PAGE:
Read my writeup of the HOPE 2006 conference, in reverse chronological order.
A bunch of geeks sitting around Union Station as the bomb squad rolled up. Clockwise from the top, Elwing, Lyssa, Justin, and Seele.
The outside of Union Station in Washington, DC. At the bottom of the image you can see a police van pulling to a stop. Here is the outside of the complex, showing all of the amazing stonework.
Lyssa and I sitting on the train.
Elwing on the train headed to New York City.
Seele and Justin on the train.
A single lonely tree in the middle of New York City, surrounded on three sides by buildings. Taken from our room at the Hotel Pennsylvania.
The hammocks set out on the mezzanine for people to hang out or sleep on. Here, people are listening to the televised panel and reading.
The obligatory establishing shot of the crowd at the lock hacking seminar.
The Key of TOOOL on stage at the lock hacking seminar.
Another group of geeks at the lock hacking seminar. From left to right are Lyssa, Vlad (in the back, looking like someone's just dropped an ice cube down his back), Elwing, and Genetik. Behind all of them are the crotches of three convention staff members.
An abstract pattern projected onto the walls of the A room. Part of the Sixth HOPE logo also projected onto the walls.
A few photographs of the ham radio rig at HOPE, FCC designation H6N: One; two; three.
Lyssa studiously picking a padlock.
Some of the many practise locks in the lockpicking village.
A close-up of the Sixth HOPE special edition lockpicks made by TOOOL.
Two folks from across the pond at the Lockpicking Village.
This pile of empty boxes and flats represents how much Jolt they sold by the end of 20060721. The pile was cleared away by Saturday morning and begun anew.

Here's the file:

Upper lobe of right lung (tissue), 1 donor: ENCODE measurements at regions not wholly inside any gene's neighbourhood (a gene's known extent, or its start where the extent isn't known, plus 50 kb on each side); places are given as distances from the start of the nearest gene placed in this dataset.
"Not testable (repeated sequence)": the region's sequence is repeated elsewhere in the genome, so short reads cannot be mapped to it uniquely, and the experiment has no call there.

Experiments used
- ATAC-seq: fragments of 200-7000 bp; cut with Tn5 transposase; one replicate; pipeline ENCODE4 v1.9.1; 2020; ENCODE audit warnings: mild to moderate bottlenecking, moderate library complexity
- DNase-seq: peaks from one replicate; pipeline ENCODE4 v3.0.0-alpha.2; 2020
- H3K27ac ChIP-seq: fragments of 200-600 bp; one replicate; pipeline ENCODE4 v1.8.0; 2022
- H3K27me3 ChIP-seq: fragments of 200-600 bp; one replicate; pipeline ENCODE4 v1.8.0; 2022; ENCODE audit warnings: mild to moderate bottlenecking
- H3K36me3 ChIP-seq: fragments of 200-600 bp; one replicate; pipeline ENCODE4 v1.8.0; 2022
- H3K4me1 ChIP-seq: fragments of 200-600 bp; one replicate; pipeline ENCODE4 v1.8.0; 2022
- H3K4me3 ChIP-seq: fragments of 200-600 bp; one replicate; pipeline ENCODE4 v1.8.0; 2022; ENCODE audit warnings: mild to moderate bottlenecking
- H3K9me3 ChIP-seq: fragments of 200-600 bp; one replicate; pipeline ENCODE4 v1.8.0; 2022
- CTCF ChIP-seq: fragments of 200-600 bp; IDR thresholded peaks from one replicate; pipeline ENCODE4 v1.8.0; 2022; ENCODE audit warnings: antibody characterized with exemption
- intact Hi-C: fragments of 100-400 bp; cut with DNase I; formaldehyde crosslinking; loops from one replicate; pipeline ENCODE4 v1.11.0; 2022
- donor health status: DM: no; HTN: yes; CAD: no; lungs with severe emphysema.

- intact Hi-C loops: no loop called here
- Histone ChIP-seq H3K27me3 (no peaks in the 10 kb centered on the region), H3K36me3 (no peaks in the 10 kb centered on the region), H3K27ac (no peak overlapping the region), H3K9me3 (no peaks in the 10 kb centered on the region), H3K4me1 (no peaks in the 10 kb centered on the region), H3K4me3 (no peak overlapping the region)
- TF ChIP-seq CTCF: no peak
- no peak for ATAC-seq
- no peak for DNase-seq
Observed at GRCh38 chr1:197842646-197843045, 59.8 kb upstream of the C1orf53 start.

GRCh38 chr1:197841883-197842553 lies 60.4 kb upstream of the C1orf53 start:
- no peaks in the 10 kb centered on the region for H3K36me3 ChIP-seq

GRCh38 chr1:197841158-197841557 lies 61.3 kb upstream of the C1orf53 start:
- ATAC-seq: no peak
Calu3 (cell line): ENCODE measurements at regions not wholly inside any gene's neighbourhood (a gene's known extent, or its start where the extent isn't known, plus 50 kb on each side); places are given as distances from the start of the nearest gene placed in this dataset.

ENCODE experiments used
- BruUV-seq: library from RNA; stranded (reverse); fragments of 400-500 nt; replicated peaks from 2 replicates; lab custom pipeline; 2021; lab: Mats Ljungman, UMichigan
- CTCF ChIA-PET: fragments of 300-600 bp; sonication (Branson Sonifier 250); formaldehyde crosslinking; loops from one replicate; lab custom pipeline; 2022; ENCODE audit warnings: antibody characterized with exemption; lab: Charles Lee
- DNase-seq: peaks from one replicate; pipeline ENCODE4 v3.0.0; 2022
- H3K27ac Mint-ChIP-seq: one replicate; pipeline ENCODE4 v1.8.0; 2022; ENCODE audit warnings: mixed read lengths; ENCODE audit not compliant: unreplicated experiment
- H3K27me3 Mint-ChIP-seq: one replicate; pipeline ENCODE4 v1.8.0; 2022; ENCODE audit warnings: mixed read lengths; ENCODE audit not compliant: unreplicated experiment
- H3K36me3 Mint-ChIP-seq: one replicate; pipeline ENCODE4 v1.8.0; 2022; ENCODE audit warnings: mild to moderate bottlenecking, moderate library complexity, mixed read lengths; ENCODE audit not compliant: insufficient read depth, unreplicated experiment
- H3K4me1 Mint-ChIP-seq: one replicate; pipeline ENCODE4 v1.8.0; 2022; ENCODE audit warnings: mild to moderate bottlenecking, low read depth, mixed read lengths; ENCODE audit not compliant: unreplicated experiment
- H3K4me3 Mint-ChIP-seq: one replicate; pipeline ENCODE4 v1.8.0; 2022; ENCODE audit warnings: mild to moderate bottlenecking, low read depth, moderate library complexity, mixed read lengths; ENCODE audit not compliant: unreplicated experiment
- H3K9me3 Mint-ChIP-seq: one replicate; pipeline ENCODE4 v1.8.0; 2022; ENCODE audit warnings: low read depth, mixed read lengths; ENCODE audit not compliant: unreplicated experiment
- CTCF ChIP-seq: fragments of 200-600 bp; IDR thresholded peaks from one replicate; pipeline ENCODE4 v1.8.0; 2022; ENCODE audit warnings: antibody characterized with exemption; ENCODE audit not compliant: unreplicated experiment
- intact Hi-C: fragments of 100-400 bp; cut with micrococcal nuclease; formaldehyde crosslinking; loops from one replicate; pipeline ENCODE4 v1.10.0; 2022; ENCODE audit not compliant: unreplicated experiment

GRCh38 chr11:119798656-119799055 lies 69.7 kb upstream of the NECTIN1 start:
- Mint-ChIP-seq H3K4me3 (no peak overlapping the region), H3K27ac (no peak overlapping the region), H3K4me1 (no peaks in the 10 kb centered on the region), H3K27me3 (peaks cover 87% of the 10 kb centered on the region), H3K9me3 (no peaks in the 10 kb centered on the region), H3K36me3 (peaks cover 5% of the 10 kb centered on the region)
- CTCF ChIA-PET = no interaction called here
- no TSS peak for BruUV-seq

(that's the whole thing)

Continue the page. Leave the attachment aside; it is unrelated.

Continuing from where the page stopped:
I don't know what the hell this thing is but someone left it in the public cluster all through the con.
A Sun Ultra 5 workstation set up in the public cluster with an antique Zenith Data Systems serial terminal acting as its console: One; two. The hostname of the machine was 'chiron', and someone had managed to hose it so badly that it wouldn't boot up unless you hammered it around until it went into single user mode. Unfortunately, I didn't have a Solaris boot disk or the root password, so I wasn't able to fix it.
Seeing a sign like this at a hacker con should frighten you.
Some photographers were nice enough to pose for me in the Village.
Is it just me, or do you find it funny that TOOOL locked up their gear during their off-hours given what they were teaching people to do?
Sometimes, what seems like a good way to test your skills isn't, as this gentleman found out when he couldn't get the handcuff open. Thankfully, he was able to unlock one of them, but the other remained stubbornly locked. That's what happens when you break a key off inside the lock.
This guy, though, was more successful.
A live demonstration of rapping, the technique of using a 999 key and a small hammer to get the lock to release. The trick is to rotate the 999 key at just the right moment to open the lock. If you've got the time and the right tools you can make your own 999 key. Finding the right metal files can be a little challenging but isn't impossible.
The computer museum at HOPE this year was much smaller than it used to be but they had some pretty rare stuff this time around, like a TRS-80 model 1 (which was compromised shortly after booting up), a number of early laptop computers, a Dade Murphy special that you could play Zork 1 on, a Challenger 4P running the game Asteroids, a Sol Terminal hooked up to an IMSAI 8080 (which you'll remember from the movie WarGames), and a random computer that I forgot to get the make of.
We even had performance down in vendors' alley by this woman who was tap-dancing and juggling at the same time. Upon reflection, her resemblence to Ragged Robin is striking.
A closeup of the mascot of this year's convention, drawn by 'Fred'.
Gweeds' Hacking the Palate panel: One; two.
Gweeds and a volunteer try to crack the seal on a vacuum chamber with a screwdriver. Inside were the strawberries that he'd marinated in vodka and rose water.
No hacker con would be complete without a blowtorch being used on something.
Pouring puree'd pistacios and bergamot.
Jennifer holds up a hacked can of Jolt. The rupture in the side was fixed with duct tape and half of the contents of the can were replaced with rum.
The network admins slept in a pup tent in the public terminal cluster to keep everything up and running.
A subtle hint that maybe I brought too much stuff to a con.